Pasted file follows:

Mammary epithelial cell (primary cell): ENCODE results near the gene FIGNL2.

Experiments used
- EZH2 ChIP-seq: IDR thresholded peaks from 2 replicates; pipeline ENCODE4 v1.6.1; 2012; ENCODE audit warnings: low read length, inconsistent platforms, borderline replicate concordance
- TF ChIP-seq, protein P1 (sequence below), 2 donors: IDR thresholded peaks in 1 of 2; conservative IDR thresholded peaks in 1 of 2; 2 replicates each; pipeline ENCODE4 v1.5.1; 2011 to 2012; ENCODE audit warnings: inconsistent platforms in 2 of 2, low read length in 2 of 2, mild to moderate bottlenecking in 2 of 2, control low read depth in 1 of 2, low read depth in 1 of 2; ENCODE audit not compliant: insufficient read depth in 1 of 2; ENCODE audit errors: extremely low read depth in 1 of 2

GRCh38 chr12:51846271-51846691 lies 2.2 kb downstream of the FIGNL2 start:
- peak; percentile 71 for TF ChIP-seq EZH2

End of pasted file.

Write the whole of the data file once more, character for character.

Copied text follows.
Mammary epithelial cell (primary cell): ENCODE results near the gene FIGNL2.

Experiments used
- EZH2 ChIP-seq: IDR thresholded peaks from 2 replicates; pipeline ENCODE4 v1.6.1; 2012; ENCODE audit warnings: low read length, inconsistent platforms, borderline replicate concordance
- TF ChIP-seq, protein P1 (sequence below), 2 donors: IDR thresholded peaks in 1 of 2; conservative IDR thresholded peaks in 1 of 2; 2 replicates each; pipeline ENCODE4 v1.5.1; 2011 to 2012; ENCODE audit warnings: inconsistent platforms in 2 of 2, low read length in 2 of 2, mild to moderate bottlenecking in 2 of 2, control low read depth in 1 of 2, low read depth in 1 of 2; ENCODE audit not compliant: insufficient read depth in 1 of 2; ENCODE audit errors: extremely low read depth in 1 of 2

GRCh38 chr12:51846271-51846691 lies 2.2 kb downstream of the FIGNL2 start:
- peak; percentile 71 for TF ChIP-seq EZH2